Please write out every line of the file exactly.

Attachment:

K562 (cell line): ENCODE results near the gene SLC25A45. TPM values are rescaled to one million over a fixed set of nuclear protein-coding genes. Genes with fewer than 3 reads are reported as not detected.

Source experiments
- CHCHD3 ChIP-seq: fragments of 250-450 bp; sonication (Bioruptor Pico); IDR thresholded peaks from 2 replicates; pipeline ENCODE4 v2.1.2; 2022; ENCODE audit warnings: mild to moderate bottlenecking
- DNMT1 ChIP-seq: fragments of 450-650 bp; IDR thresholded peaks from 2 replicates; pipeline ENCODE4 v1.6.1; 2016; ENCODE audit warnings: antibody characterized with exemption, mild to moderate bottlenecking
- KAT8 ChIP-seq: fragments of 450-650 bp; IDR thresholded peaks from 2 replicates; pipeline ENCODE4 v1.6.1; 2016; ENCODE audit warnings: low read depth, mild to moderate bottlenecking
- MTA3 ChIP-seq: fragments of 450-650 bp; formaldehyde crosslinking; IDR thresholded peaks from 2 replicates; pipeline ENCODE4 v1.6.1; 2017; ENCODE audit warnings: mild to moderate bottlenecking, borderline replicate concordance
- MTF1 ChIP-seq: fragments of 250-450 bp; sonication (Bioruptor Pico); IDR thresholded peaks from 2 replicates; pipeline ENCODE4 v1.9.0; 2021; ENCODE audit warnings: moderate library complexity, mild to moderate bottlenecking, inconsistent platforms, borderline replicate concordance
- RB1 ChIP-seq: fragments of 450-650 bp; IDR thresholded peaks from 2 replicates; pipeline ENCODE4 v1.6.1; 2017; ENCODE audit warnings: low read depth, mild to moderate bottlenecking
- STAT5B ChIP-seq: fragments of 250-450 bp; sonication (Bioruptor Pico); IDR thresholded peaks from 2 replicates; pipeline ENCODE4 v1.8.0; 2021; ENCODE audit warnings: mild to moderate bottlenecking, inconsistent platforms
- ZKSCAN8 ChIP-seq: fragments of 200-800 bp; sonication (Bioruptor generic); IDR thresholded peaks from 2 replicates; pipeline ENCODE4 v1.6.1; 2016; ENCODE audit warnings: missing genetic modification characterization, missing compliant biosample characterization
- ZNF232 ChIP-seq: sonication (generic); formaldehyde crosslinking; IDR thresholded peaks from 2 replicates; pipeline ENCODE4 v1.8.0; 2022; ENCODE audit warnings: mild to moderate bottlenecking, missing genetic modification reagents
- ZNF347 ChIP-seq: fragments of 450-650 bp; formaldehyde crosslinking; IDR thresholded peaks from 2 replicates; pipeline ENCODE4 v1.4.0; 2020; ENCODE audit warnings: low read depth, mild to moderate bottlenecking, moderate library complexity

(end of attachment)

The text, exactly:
K562 (cell line): ENCODE results near the gene SLC25A45. TPM values are rescaled to one million over a fixed set of nuclear protein-coding genes. Genes with fewer than 3 reads are reported as not detected.

Source experiments
- CHCHD3 ChIP-seq: fragments of 250-450 bp; sonication (Bioruptor Pico); IDR thresholded peaks from 2 replicates; pipeline ENCODE4 v2.1.2; 2022; ENCODE audit warnings: mild to moderate bottlenecking
- DNMT1 ChIP-seq: fragments of 450-650 bp; IDR thresholded peaks from 2 replicates; pipeline ENCODE4 v1.6.1; 2016; ENCODE audit warnings: antibody characterized with exemption, mild to moderate bottlenecking
- KAT8 ChIP-seq: fragments of 450-650 bp; IDR thresholded peaks from 2 replicates; pipeline ENCODE4 v1.6.1; 2016; ENCODE audit warnings: low read depth, mild to moderate bottlenecking
- MTA3 ChIP-seq: fragments of 450-650 bp; formaldehyde crosslinking; IDR thresholded peaks from 2 replicates; pipeline ENCODE4 v1.6.1; 2017; ENCODE audit warnings: mild to moderate bottlenecking, borderline replicate concordance
- MTF1 ChIP-seq: fragments of 250-450 bp; sonication (Bioruptor Pico); IDR thresholded peaks from 2 replicates; pipeline ENCODE4 v1.9.0; 2021; ENCODE audit warnings: moderate library complexity, mild to moderate bottlenecking, inconsistent platforms, borderline replicate concordance
- RB1 ChIP-seq: fragments of 450-650 bp; IDR thresholded peaks from 2 replicates; pipeline ENCODE4 v1.6.1; 2017; ENCODE audit warnings: low read depth, mild to moderate bottlenecking
- STAT5B ChIP-seq: fragments of 250-450 bp; sonication (Bioruptor Pico); IDR thresholded peaks from 2 replicates; pipeline ENCODE4 v1.8.0; 2021; ENCODE audit warnings: mild to moderate bottlenecking, inconsistent platforms
- ZKSCAN8 ChIP-seq: fragments of 200-800 bp; sonication (Bioruptor generic); IDR thresholded peaks from 2 replicates; pipeline ENCODE4 v1.6.1; 2016; ENCODE audit warnings: missing genetic modification characterization, missing compliant biosample characterization
- ZNF232 ChIP-seq: sonication (generic); formaldehyde crosslinking; IDR thresholded peaks from 2 replicates; pipeline ENCODE4 v1.8.0; 2022; ENCODE audit warnings: mild to moderate bottlenecking, missing genetic modification reagents
- ZNF347 ChIP-seq: fragments of 450-650 bp; formaldehyde crosslinking; IDR thresholded peaks from 2 replicates; pipeline ENCODE4 v1.4.0; 2020; ENCODE audit warnings: low read depth, mild to moderate bottlenecking, moderate library complexity